“Straus: Abbott should include ethics reform in special session” was first published by The Texas Tribune, a nonprofit, nonpartisan media organization that informs Texans — and engages with them — about public policy, politics, government and statewide issues.
Editor’s note: This story has been updated to add a House committee’s votes on ethics bills
“I think they have some good ideas there, and I would like to see the call opened to some ethics reforms that the House wants to pass,” Straus told The Texas Tribune, noting that he still wants to remain focused on the chamber’s top priority, public education. “It’s really important to the House.”
Straus made the remarks as he left a meeting with Abbott at the Capitol, two days after Lt. Gov. Dan Patrick portrayed the speaker as the odd man out as state leaders seek to game out the special session. Straus said his meeting with Abbott was productive but did not go into details, joking that they discussed their “summer vacation together.”
A day earlier, a bipartisan group of lawmakers held a news conference to call on Abbott to expand his special agenda to include ethics reform, which he had declared an emergency item during the regular session. In response, Abbott’s office accused two GOP lawmakers involved in the effort, state Reps. Sarah Davis of West University Place and Lyle Larson of San Antonio, of “showboating over proposals that are not on the Governor’s call.”
The proposals include a bill that would prohibit state lawmakers from raising campaign cash during special sessions. Straus and Lt. Gov. Dan Patrick have said they are voluntarily refraining from fundraising during the special session, but Abbott continues to send out fundraising solicitations while lawmakers are meeting at the Capitol.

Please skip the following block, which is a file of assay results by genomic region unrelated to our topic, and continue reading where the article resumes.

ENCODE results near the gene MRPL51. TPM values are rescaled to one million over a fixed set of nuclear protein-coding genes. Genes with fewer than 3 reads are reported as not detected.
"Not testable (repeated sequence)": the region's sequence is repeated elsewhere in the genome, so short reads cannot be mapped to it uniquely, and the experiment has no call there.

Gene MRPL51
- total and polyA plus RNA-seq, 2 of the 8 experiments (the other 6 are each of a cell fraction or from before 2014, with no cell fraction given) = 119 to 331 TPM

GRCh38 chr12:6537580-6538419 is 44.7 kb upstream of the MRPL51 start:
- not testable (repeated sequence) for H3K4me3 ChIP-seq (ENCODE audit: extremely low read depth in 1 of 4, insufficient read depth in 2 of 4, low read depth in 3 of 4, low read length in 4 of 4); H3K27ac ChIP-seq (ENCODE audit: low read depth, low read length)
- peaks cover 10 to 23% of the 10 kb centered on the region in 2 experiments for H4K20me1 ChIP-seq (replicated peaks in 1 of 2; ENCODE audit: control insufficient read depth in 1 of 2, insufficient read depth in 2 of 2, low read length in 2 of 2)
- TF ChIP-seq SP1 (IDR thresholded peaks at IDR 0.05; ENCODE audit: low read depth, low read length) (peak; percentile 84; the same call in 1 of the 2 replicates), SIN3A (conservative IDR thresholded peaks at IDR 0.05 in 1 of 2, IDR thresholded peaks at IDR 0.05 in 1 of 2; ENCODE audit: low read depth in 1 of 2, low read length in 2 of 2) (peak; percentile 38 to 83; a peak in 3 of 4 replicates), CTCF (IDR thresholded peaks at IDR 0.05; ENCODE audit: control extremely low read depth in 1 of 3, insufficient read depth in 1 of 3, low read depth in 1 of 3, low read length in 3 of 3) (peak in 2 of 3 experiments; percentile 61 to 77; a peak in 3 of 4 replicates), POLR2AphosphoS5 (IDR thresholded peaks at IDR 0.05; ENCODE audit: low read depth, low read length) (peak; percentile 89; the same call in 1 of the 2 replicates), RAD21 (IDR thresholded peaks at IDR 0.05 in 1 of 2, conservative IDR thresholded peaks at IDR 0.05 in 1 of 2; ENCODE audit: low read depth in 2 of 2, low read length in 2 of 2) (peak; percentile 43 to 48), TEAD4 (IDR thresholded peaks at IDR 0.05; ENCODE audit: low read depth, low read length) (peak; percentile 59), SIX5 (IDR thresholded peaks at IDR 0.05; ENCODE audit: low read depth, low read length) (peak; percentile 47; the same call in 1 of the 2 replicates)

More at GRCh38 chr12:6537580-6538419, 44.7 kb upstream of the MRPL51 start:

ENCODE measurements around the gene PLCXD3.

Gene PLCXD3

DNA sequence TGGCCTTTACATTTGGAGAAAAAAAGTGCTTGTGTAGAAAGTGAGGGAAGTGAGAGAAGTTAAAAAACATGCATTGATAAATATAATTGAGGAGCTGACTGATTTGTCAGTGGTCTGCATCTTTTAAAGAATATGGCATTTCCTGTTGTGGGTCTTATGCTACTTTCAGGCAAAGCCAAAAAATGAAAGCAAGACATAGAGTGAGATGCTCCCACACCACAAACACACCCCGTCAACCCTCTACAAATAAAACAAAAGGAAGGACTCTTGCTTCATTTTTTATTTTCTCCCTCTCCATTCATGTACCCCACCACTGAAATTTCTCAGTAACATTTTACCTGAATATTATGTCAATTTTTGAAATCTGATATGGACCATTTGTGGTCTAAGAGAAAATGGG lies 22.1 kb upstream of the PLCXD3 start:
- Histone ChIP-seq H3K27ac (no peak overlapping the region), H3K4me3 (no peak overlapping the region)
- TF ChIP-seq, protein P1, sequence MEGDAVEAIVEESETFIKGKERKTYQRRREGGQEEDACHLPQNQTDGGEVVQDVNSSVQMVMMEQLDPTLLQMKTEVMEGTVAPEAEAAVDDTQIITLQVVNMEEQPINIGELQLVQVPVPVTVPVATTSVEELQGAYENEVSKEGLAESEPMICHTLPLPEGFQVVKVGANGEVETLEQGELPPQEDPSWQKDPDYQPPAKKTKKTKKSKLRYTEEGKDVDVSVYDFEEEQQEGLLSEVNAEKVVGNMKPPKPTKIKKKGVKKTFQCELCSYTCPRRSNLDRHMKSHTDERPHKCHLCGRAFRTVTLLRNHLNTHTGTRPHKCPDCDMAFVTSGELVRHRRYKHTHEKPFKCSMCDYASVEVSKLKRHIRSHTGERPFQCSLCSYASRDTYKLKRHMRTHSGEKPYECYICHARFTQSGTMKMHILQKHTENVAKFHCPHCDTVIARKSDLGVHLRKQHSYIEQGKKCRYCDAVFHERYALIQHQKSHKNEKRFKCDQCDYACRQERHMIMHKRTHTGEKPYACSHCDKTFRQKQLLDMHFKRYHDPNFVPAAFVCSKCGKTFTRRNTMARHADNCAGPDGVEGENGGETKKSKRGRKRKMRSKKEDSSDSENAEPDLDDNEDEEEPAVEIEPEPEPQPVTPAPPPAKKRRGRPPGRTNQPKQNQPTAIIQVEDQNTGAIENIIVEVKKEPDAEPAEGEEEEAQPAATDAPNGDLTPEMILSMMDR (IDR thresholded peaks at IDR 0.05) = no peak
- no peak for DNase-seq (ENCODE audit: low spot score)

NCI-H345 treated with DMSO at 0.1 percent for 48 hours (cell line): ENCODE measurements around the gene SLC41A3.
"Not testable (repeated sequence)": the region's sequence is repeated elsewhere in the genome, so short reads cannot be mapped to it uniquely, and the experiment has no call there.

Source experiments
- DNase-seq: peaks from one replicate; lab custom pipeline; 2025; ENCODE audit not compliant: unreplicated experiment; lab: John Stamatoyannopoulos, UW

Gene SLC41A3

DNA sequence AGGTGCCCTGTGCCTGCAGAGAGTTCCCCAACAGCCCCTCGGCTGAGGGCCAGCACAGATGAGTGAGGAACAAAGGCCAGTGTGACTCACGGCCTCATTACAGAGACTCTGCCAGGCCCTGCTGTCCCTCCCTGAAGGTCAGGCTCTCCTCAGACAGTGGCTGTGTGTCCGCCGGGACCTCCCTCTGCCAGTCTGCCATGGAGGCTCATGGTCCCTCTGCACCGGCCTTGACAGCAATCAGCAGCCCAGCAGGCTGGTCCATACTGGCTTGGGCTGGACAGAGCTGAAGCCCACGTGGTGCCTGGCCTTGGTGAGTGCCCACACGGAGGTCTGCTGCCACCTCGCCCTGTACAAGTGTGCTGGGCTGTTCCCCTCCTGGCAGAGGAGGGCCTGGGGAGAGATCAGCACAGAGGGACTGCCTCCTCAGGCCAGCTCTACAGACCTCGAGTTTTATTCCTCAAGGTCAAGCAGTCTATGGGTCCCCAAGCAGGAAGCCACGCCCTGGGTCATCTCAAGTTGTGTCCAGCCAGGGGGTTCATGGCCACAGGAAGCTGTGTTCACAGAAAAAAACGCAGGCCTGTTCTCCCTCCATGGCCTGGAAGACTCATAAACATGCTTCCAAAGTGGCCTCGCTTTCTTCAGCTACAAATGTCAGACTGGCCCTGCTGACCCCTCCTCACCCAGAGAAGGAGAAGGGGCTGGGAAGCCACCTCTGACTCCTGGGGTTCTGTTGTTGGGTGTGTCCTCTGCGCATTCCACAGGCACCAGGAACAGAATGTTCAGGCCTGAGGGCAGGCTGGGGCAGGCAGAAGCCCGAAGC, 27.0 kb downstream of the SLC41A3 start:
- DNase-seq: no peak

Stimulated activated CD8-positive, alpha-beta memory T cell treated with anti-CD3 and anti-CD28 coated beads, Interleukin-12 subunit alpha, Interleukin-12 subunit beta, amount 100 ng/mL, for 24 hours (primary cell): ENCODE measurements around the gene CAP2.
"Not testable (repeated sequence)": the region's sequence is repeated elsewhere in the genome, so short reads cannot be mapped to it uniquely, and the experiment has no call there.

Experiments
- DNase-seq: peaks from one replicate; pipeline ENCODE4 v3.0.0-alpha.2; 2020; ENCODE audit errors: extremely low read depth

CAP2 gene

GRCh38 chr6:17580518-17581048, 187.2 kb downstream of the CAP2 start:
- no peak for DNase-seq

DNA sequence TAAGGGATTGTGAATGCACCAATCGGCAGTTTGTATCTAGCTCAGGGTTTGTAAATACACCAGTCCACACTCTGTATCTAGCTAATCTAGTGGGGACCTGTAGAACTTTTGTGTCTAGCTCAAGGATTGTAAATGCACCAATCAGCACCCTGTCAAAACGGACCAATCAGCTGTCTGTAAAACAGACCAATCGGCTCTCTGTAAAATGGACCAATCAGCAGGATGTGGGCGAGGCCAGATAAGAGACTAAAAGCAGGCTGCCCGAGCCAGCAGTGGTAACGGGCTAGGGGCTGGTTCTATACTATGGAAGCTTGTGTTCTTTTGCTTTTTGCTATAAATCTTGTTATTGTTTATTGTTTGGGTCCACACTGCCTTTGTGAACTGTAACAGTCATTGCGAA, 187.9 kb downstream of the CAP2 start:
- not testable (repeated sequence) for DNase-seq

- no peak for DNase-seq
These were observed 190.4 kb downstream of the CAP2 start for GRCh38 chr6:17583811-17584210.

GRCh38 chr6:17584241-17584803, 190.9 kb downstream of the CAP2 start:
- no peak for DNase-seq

“I think that Reps. … Davis and Larson are truly committed to ethics reforms, some of which didn’t get done in the regular session and some newer items that are worthy of consideration,” Straus told the Tribune. “It’s something we hope will be added to the call, but who knows?”
Abbott and his office have said he would be glad to consider adding other items to the call once lawmakers pass all 20 items that are currently on the agenda.
Straus suggested the issue of ethics reform did not come up in his meeting with Abbott. “We only went over the items this morning that are of interest to the governor,” the speaker said.
Hours after Straus called for adding ethics reform to the special session agenda, the House committee on General Investigating & Ethics, chaired by Davis, passed a slew of ethics-related legislation — including one that has provoked Abbott’s wrath.
House Bill 33 by Larson would bar big donors to a governor from later being appointed to a state board or commission. The legislation has sparked some heated exchanges between Abbott’s office and Larson — and Larson didn’t hesitate to throw a little more gas on the fire while laying out the bill. During the hearing, he compared Abbott spokesman John Wittman to former White House press secretary Sean Spicer.
A day earlier, Wittman had accused Larson of producing “fabricated facts” about how much money appointees are giving Abbott before being tapped to serve on state boards and commissions.
“I think Sean Spicer works for the governor now because he’s saying things that were being said out of Washington. He’s saying we fabricated the facts,” Larson told the committee. “The facts lay in front of you.”
He was referring to a handout he gave to committee members showing 68 top appointees to Abbott gave an average of $87,000 in campaign money.
“Obviously we struck a nerve,” Larson said. “If we’re going to address ethics, this should be front and center.”
Wittman responded to questions about the hearing by referring back to his earlier comment accusing Davis and Larson of “showboating.”
The committee also passed House Bill 19 by Davis, the measure to bar lawmakers from accepting campaign contributions while passing bills during 30-day special sessions. Texas legislators are currently barred from fundraising during regular legislative sessions that occur in odd-numbered years, but during special sessions they’re not restricted.
Governors can call an unlimited number of 30-day special sessions.
This article was initially published at TexasTribune